The Phos Hilaron, (literally, light of hilarity, or gladdening light) is probably the most ancient piece of non-scriptural hymnology or ecclesial poetry to have made its way into regular Christian liturgical praxis. It is quite simply a hymn of thanksgiving for light, itself, composed to accompany the daily ritual of the lighting of the lamps at sundown, and to render thanksgiving to God for His offering of the Light of Christ, the Light of the World, which has overcome the darkness of this world, and which continues to do so.
While musical accompaniment renders powerful embellishment of its text possible, the most compact translation of the original Greek is this:
heavenly, holy, blessed Jesus Christ!
As we come to the setting of the sun and behold the evening light,
we praise you Father, Son and Holy Spirit, God!
It is fitting at all times that you be praised
with auspicious [undefiled] voices,
O Son of God, giver of life.
That is why the whole world glorifies you!
It is tempting for Christians to want to attribute the composition of this piece to Jewish tradition, seeing it as a re-write of the prayer said for the lighting of the Sabbath Light, but most liturgical scholars agree that the evidence for the daily nature of a Christian thanksgiving for the light points to a more likely Christianizing of a pagan Greek custom. It may also be tempting for some Christian scholars to want to credit Palestinian monastic tradition (esp. Sabas) for its composition, but clear evidence of its fourth century inclusion in cathedral evensong and vespers throughout the periphery of the Roman Empire, from Britain, Spain and Rome to Ethiopia, India and Armenia seems to indicate a much earlier grassroots distribution of the hymn. The Cappadocian siblings Basil, Gregory of Nyssa, and their sister, St. Macrina testify in the late 370’s that the Phos Hilaron had been a part of their own heritage as long as they could remember, which would indicate that, in the churches of Asia Minor, at least, the hymn was used daily even before there was a clearly formed vespers in which to include it, that it would have been at least pre-Nicene, and probably pre-Edict of Toleration in origin. Hippolytus also hints at a Christianized lucernarium in connection with the agape feast of his community a hundred years earlier.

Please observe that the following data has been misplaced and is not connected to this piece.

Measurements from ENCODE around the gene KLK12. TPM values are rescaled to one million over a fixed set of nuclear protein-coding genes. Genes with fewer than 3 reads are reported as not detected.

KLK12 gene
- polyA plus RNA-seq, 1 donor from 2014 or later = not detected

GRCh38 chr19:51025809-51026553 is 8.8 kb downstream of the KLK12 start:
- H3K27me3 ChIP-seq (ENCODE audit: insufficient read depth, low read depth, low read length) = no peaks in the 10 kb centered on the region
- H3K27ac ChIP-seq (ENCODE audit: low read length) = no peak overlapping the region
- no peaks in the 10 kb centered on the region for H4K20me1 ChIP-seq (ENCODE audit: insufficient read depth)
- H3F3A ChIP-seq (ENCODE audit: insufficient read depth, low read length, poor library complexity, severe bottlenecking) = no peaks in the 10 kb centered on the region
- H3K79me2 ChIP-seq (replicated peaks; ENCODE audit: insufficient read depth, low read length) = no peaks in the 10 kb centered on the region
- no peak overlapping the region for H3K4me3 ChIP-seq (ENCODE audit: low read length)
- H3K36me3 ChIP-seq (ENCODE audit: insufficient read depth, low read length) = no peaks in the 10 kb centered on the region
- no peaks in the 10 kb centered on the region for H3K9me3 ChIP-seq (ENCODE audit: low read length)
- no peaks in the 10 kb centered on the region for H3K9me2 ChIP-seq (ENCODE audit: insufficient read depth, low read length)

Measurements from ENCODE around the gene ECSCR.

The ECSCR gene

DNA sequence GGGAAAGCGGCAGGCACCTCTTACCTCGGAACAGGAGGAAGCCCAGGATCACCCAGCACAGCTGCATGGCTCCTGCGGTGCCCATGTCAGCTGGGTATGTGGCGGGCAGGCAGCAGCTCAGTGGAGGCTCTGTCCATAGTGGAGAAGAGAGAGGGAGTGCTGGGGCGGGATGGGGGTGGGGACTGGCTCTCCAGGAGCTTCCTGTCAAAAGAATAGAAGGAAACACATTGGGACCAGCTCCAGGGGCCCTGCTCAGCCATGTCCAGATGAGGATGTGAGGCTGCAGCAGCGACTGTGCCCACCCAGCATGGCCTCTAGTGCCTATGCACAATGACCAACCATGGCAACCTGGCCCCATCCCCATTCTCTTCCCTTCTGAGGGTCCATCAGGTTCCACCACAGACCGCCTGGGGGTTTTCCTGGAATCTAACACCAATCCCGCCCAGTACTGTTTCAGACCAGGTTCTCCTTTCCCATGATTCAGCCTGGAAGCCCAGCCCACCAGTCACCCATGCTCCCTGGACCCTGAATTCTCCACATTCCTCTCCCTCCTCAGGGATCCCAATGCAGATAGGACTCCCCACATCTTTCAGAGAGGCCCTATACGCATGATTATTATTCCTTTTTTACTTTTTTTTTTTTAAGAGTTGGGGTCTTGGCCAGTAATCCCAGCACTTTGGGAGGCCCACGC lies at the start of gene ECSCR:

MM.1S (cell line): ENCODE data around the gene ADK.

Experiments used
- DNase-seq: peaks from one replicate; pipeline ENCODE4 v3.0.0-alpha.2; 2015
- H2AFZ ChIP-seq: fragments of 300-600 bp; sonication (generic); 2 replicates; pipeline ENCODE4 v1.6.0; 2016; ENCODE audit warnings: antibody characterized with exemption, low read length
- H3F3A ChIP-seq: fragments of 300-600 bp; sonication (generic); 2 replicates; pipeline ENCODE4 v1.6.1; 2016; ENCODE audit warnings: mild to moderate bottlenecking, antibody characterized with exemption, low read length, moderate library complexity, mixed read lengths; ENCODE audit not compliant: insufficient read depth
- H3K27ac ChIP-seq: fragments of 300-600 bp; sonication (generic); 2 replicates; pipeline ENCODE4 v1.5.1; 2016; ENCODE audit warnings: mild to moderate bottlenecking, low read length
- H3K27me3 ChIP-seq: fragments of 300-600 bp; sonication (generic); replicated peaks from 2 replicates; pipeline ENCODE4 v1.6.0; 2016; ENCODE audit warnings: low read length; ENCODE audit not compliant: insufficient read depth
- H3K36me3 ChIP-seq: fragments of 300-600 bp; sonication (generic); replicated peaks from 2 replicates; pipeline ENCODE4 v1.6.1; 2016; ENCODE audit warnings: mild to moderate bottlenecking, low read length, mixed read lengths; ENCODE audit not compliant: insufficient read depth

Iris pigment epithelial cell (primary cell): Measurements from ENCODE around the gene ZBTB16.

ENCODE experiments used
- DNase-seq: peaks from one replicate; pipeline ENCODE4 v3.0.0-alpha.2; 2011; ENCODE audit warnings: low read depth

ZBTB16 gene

Regardless of its original derivation, however, the clear tie to the Light of Christ and to the early Christian baptismal spirituality of becoming illuminate is unmistakable. Irenaeus reminds us, “To see the light is to be in the light and participate in its clarity; likewise to see God is to be in Him and participate in His life-giving splendor; thus those who see God participate in His life” (Adv.haer.IV, 20:5).
In today’s world, we often take for granted that with the flick of a switch we can enjoy all different kinds of light whenever we want to, and our lifestyles no longer revolve around the natural rising and setting of the sun. In such a world it is easy to lose sight of just how significant it is that Jesus Christ is the light of the world, and that darkness is, in fact, something to be feared.
“In Him was life, and the life was the Light of men. The Light shines in the darkness, and the darkness did not comprehend it” (John 1:4-5 NASB).
Sources for further study
- Robert Taft, Liturgy of the Hours in East and West and A Short History of the Byzantine Rite, both of which contain footnotes that are often more valuable than Taft’s own ever-incisive text
- A. G. Martimort, The Church at Prayer, Vol. IV, “The Liturgy and Time”
- Paul Bradshaw, Daily Prayer in the Early Church
Originally posted July 31, 2006.